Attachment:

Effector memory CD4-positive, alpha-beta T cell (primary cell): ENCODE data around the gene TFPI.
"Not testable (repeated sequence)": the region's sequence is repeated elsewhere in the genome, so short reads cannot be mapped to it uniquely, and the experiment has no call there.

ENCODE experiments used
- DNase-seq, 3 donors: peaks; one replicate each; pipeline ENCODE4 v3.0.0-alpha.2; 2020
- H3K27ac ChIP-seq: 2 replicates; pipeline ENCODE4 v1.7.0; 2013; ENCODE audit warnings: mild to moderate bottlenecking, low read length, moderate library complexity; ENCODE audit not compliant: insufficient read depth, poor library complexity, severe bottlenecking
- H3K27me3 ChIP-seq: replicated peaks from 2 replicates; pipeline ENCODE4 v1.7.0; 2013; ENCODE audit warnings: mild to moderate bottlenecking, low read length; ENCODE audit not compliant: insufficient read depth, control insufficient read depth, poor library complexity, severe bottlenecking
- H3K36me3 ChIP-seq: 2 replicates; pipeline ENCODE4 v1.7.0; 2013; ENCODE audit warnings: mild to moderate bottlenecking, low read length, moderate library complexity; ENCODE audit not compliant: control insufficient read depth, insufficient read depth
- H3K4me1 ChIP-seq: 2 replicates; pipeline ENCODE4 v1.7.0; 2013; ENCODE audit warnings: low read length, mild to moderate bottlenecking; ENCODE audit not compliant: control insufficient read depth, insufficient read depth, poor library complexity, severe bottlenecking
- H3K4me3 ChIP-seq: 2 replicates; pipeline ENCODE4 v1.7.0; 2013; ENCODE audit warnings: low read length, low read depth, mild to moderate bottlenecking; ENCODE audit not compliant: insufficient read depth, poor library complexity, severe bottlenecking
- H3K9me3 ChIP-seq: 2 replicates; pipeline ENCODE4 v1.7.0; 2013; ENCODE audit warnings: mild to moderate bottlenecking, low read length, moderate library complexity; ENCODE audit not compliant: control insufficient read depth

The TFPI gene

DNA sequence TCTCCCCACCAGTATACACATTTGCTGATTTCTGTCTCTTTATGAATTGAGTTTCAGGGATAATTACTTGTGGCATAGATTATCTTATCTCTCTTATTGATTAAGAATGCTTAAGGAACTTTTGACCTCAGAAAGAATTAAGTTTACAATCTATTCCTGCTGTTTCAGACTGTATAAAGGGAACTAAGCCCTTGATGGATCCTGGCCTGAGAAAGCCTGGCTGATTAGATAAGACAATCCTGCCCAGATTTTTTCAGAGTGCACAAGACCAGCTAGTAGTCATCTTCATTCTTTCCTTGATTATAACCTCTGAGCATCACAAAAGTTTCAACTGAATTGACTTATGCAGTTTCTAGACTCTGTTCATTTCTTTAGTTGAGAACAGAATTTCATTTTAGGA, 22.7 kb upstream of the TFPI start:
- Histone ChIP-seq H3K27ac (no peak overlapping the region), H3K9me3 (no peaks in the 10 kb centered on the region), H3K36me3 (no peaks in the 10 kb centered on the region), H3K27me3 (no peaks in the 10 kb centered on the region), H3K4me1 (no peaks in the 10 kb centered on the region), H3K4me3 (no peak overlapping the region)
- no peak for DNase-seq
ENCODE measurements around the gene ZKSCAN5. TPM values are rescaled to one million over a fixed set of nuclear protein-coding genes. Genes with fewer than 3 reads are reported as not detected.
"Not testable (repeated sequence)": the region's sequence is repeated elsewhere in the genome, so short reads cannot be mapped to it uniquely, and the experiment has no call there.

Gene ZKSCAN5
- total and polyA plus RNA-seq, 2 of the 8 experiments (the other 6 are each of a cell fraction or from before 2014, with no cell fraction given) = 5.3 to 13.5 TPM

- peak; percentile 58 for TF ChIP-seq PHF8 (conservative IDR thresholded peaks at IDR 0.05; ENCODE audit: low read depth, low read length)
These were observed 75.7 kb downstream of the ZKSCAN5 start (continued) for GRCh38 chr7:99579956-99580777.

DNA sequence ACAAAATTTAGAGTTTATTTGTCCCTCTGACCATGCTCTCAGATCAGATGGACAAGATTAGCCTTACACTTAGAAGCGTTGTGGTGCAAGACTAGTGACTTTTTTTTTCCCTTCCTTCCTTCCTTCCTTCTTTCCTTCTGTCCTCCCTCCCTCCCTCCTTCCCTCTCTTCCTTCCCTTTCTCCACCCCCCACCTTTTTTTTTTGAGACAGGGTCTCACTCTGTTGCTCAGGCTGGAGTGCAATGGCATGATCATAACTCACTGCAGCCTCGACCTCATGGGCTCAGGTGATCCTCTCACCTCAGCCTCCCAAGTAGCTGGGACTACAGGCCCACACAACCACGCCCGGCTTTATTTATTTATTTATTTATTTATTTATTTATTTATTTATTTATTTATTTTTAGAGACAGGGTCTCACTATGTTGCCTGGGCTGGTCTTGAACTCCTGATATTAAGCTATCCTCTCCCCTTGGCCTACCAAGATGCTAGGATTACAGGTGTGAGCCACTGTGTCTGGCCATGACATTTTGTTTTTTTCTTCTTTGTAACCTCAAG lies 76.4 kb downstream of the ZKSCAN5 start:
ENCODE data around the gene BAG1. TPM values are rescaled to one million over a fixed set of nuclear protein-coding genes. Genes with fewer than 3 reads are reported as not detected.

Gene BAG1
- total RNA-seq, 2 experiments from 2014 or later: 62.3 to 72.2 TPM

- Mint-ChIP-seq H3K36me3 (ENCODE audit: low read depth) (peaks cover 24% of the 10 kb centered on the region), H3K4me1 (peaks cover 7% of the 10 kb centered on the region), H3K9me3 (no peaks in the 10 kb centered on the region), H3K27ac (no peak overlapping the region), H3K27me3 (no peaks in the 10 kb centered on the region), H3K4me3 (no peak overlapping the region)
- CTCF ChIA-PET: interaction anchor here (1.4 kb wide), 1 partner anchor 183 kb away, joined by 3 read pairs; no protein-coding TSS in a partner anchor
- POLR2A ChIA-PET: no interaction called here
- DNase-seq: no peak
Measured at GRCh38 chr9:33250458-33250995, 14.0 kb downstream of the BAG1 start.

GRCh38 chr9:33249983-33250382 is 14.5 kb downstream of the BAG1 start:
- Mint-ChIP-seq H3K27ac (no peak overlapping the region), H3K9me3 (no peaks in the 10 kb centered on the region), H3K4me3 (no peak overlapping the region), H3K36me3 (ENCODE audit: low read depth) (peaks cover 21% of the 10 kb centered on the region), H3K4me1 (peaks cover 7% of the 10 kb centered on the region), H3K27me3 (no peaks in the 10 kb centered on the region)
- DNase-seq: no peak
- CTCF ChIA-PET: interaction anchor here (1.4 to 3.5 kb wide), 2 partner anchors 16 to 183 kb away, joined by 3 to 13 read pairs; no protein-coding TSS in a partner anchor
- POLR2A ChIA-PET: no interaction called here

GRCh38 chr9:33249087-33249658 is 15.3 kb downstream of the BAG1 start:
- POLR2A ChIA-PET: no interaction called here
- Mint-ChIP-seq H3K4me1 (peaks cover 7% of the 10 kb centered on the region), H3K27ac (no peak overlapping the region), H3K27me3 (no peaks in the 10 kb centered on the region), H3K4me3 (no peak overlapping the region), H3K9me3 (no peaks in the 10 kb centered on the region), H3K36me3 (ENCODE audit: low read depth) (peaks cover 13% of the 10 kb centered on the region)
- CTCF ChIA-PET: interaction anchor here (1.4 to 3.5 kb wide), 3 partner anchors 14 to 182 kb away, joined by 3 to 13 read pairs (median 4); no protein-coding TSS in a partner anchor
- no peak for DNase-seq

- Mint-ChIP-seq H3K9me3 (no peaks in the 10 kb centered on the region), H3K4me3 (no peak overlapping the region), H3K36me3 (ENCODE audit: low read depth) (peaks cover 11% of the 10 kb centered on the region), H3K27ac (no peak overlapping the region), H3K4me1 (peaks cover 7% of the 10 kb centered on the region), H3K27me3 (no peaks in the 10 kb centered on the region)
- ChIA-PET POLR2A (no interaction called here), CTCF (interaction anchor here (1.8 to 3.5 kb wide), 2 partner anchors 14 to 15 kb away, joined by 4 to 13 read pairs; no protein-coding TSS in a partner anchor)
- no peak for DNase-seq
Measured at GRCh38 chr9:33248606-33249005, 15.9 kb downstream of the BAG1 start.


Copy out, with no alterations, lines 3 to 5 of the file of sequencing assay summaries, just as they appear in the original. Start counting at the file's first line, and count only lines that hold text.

ENCODE experiments used
- DNase-seq, 3 donors: peaks; one replicate each; pipeline ENCODE4 v3.0.0-alpha.2; 2020
- H3K27ac ChIP-seq: 2 replicates; pipeline ENCODE4 v1.7.0; 2013; ENCODE audit warnings: mild to moderate bottlenecking, low read length, moderate library complexity; ENCODE audit not compliant: insufficient read depth, poor library complexity, severe bottlenecking